Abductor Pollicis Longus

Abductor Pollicis Longus

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The Abductor Pollicis Longus

The abductor pollicis longus (APL) is a muscle located in the deep compartment of the posterior forearm. Its tendon passes through the 1st extensor compartment at the wrist, where it contributes to the radial border of the anatomical snuffbox.

Attachment points include the interosseous membrane and the adjacent posterior surfaces of the radius and ulna. The APL also attaches to the lateral aspect of the base of the first metacarpal.

Functionally, the APL is responsible for the abduction of the thumb, and is innervated by the radial nerve (posterior interosseous branch). Blood supply comes from the ulnar artery.

Figure 1 below shows the muscles in the deep layer of the posterior forearm.

  • Abductor Pollicis Longus (APL)
  • Flexor Pollicis Longus (FPL)
  • Pronator Quadratus (PQu)
  • Extensor Pollicis Longus (EPL)
  • Extensor Pollicis Brevis (EPB)
  • Extensor Indicis Proprius (EIP)

The APL, FPL, EPL, and EPB all belong to the abductor pollicis group of muscles, which are responsible for moving and stabilizing the thumb. The pronator quadratus (PQu) is the muscle responsible for pronating the forearm, while the extensor indicis proprius (EIP) is responsible for extending the index finger.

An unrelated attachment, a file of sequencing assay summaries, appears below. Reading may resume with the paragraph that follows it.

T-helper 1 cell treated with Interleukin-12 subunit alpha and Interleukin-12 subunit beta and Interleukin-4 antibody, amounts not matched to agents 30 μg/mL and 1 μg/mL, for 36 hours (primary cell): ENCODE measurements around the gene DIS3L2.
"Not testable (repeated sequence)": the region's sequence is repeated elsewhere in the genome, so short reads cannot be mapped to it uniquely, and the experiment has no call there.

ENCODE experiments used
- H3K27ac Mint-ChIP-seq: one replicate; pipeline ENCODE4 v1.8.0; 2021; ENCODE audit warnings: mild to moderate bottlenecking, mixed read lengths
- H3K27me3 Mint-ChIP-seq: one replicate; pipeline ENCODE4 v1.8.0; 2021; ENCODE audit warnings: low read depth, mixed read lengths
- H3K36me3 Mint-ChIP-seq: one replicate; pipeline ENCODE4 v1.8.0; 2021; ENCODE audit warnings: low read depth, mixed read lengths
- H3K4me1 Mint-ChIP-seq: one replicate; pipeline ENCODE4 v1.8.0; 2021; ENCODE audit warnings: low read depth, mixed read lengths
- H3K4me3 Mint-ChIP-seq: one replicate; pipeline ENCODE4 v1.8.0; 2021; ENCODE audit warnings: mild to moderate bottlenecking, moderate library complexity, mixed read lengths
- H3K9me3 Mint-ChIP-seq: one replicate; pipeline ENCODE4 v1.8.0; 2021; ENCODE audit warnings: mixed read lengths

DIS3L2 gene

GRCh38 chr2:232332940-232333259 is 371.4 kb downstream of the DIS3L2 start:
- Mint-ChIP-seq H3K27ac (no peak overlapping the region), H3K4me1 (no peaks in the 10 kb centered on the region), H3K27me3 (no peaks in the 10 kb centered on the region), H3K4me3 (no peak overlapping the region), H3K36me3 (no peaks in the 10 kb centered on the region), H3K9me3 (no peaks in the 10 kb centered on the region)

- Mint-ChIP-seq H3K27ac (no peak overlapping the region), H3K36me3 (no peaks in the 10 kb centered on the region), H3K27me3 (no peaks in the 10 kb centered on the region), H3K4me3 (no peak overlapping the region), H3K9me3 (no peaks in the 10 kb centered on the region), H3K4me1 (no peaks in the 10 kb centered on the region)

The abduction of the thumb plays an important role in activities of daily living. It enables us to perform precise movements of the thumb, such as grasping and manipulating objects. The APL also works in synergy with other muscles in the forearm to stabilize the wrist and forearm during movements of the thumb.

The APL is also important for maintaining proper anatomical alignment of the thumb. Its contraction helps to maintain the thumb in the resting position, and also helps to center it between the index finger and the middle finger. This alignment helps to ensure that the muscles of the thumb, including the APL, work in harmony and without any undue strain.

So, the abductor pollicis longus is an important muscle in the posterior forearm, providing function and stability during daily activities, as well as contributing to the anatomical alignment of the thumb. Abduction of the thumb is necessary for grasping and manipulating objects, and proper alignment of the thumb is important for efficient and comfortable movement.

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